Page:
Creation Museum, Petersburg, KY, October 6, 2015

Let's Encrypt with acme.sh, bind, and zone-signing

A quick overview of how to get Let's Encrypt validation working using just acme.sh and bind. No terrible certbot or manual interventions needed.

Adding certificates to your sites is easy with Let’s Encrypt, but let’s be honest: their certbot utility is quite possibly the devil. It makes you type in your root password to perform updates, the documentation is not great, and it is far too much overhead for what you’re actually trying to do.

Enter acme.sh. This shell script does most of the things certbot will do for you, but in the form of a Unix shell script, under your regular user account, and with very little pain and suffering1. I won’t go into the details of installing acme.sh. The README.md file does an excellent job there.

Once acme.sh is installed the fun starts. Of course you don’t want to manually validate each domain. Much more baller is to have acme.sh take care of it for you. Fortunately, it does DNS validation. If you use a third party DNS provider (which you probably shouldn’t for security reasons) it’s as easy as specifying the API. Using bind 9 it takes a little bit more work.

The documentation for acme.sh is fairly complete, but it’s the chmod 777 version of what you probably want to be doing. The instructions are also possibly incompatible with existing (local) update policies.

If you don’t already have bind 9 set up to do your zone signing for you, you should probably do that, especially if you’re going to use DNS to verify ownership of things. There is a handy auto-dnssec option in bind 9 that does exactly what you think it does. There is a walkthrough available if you have yet to set that up.

Note that the walkthrough defines an update key, but you can also use the “update-policy local” feature in bind to automatically generate a key named local-ddns:

When BIND encounters an update-policy local; statement it generates a TSIG key (with the algorithm HMAC-SHA256) and a private key file only in /var/run/named/session.key (location may be modified using the session-keyfile statement) and with a key-name of “local-ddns”. (Note: The use of the HMAC-SHA256 algorithm means that DHCP cannot use this key.) This session key is also used by nsupdate when the -l argument is supplied.

With that set up your zone definition will look something like this:

zone "melkfl.es" {
    type master;
    auto-dnssec maintain;
    key-directory "/etc/bind/keys/melkfl.es";
    inline-signing yes;

    update-policy local;

    file "/etc/bind/master/db.melkfl.es";
    allow-transfer { ***SECONDARY*** };
    also-notify { ***SECONDARY*** };
};

Getting from here to where you can do updates using acme.sh is pretty much a breeze. First, you need to generate a key for acme.sh to use (full disclosure, most of what follows is copy-pasted from the acme.sh manual:

b=$(dnssec-keygen -a hmac-sha512 -b 512 -n USER -K /tmp foo)
cat > /etc/bind/keys/acme-update.key <<EOF
key "acme-update" {
    algorithm hmac-sha512;
    secret "$(awk '/^Key/{print $2}' /tmp/$b.private)";
};
EOF
rm -f /tmp/$b.{private,key}
chown bind: /etc/bind/keys/acme-update.key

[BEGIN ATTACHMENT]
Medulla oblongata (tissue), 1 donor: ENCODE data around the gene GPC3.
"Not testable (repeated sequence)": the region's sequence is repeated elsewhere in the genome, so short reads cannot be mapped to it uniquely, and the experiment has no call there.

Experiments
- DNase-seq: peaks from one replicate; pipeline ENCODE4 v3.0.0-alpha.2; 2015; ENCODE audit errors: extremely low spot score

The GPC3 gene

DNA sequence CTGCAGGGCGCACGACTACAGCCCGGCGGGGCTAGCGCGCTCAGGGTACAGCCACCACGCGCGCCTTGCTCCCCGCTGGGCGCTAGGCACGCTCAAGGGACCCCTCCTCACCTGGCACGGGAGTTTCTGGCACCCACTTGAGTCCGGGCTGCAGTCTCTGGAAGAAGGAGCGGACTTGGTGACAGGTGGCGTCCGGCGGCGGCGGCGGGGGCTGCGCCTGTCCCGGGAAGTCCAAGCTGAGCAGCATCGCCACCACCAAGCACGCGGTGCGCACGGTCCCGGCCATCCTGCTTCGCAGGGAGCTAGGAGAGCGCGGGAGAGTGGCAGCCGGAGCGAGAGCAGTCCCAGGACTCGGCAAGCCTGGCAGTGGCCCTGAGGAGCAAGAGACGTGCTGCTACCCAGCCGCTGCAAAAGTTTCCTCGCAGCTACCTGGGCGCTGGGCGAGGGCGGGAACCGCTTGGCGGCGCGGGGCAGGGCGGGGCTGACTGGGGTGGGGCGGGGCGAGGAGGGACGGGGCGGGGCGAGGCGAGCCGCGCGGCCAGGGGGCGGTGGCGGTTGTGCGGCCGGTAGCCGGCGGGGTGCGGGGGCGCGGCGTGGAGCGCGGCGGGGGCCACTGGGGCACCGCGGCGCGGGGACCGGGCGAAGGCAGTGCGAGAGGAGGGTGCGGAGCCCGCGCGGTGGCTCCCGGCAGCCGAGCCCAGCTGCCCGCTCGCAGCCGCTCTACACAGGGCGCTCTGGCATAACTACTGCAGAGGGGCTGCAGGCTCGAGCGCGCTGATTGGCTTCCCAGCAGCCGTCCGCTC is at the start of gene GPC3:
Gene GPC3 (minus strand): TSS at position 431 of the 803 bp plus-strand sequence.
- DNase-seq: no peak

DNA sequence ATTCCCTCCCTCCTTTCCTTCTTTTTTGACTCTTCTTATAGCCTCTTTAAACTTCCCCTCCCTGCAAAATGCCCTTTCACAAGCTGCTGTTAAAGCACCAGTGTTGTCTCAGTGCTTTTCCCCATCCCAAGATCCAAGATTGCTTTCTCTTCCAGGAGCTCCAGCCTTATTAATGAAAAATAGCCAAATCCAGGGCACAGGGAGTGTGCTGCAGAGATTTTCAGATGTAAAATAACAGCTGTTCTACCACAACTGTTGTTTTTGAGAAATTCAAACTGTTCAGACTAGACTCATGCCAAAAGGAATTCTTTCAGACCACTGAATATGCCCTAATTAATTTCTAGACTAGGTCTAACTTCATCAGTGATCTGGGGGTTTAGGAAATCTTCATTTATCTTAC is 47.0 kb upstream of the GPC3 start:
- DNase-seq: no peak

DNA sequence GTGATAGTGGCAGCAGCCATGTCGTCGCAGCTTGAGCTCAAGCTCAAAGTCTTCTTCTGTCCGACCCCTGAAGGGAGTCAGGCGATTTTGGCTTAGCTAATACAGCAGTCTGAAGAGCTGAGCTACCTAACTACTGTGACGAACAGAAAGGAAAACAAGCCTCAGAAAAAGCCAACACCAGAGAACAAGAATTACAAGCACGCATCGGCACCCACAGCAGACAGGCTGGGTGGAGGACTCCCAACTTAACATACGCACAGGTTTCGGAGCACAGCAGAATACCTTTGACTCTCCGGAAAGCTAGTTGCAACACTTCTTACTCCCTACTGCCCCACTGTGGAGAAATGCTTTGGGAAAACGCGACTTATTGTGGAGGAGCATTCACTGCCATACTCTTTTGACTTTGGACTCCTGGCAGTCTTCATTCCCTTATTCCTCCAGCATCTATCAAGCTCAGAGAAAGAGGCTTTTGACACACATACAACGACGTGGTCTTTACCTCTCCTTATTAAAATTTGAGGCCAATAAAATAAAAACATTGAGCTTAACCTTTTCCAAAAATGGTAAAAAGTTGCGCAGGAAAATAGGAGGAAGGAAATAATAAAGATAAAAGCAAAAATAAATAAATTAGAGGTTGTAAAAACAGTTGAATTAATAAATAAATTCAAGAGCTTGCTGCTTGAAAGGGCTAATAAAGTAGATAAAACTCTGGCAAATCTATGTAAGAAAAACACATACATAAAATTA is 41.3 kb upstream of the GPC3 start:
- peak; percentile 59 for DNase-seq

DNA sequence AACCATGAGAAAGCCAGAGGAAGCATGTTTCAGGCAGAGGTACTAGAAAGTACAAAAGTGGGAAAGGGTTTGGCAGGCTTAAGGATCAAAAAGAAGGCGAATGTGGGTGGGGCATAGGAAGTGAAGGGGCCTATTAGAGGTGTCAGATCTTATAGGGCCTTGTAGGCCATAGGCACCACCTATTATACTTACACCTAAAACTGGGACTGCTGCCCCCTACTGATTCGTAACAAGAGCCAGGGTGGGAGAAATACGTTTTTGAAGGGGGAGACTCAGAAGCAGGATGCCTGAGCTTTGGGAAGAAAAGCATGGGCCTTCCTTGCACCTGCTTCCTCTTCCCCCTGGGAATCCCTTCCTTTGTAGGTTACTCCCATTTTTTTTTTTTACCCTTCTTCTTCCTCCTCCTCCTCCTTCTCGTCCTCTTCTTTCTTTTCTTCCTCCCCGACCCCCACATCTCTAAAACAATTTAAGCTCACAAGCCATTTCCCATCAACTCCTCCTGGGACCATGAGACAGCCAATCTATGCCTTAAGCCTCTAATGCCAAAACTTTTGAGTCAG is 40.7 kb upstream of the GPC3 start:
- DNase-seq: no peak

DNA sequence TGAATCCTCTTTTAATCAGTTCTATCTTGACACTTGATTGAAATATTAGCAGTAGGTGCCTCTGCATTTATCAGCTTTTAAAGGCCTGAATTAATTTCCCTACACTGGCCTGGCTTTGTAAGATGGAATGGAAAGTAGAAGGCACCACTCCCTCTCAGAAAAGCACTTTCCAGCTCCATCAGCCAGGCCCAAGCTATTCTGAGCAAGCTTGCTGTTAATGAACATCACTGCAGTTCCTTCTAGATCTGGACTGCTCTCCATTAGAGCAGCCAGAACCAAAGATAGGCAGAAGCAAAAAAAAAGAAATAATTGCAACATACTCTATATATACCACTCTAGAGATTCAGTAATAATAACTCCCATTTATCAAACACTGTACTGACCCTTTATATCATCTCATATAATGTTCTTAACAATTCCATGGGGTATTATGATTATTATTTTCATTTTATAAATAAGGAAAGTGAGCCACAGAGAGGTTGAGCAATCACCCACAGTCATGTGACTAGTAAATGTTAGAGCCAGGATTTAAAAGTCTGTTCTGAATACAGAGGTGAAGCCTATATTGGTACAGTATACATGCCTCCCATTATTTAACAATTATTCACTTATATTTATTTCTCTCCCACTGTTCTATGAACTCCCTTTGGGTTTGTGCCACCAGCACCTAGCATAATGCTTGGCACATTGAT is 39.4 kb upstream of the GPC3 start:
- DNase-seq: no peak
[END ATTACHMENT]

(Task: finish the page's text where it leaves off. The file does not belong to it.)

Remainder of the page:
chmod 400 /etc/bind/keys/acme-update.key

You should have an /etc/bind/keys/acme-update.key file that looks like this:

key "acme-update" {
    algorithm hmac-sha512;
    secret "/ovlKkQ3C/OhpZJymleDNfBLIFT+A8aQiequ7UaUNIVwru393a5kqFqRD2aPYCe3/WPlR+YWF6IdJtyuGK7HcQ==";
};

Make sure the permissions are correctly set. Anyone who can read this file will be able to update your zone. After that’s done, you can update your zone defintion to allow updates using this key. Of course, you don’t want the key to have access to all your shit, so only allow updates for the relevant (sub)domainnames (i.e. names that live on the web server that will be running acme.sh):

include "/etc/bind/keys/acme-update.key";
zone {
    ...
    update-policy {
        grant "acme-update" name _acme-challenge.melkfl.es TXT;
        grant "acme-update" name _acme-challenge.www.melkfl.es TXT;
    };
};

But … you have to now expand the update-policy local to its component policy grant, because you can’t have both a policy list and a “local” definition. Remember the key name was local-ddns so the policy becomes:

update-policy {
	grant "acme-update" name _acme-challenge.melkfl.es TXT;
	grant "acme-update" name _acme-challenge.www.melkfl.es TXT;
	grant local-ddns zonesub any;
};

Now the key we just generated can update the TXT record _acme-challenge.melkfl.es, and the generated session key can still sign your zonefiles.

With bind setup you can start issuing certificates with acme.sh. On first run you can set the key in your environment (make sure to prefix the following commands with a space so they don’t end up in your history file):

 export NSUPDATE_SERVER="ns.melkfl.es"
 export NSUPDATE_KEY="/etc/bind/keys/acme-update.key"
acme.sh --issue --dns dns_nsupdate -d melkfl.es -d www.melkfl.es -k ec-384

After the first run this will be saved in your account.conf. acme.sh –install will have set a cron job to renew your certificates, so you’re all good to go.

When you add an extra webserver, simply generate a new key include it in your configuration. This way you can have many keys on many servers, without risk of all your domains getting hijacked if a key leaks.

An added benefit is that from now on, all you need to validate a domain is a shell (for acme.sh), crond, and nsupdate (for bind). This means you can issue and renew certificates even from embedded systems like a Ubiquiti Edgerouter.

  1. Of course, it is still software, so some pain and suffering is expected, nay, required.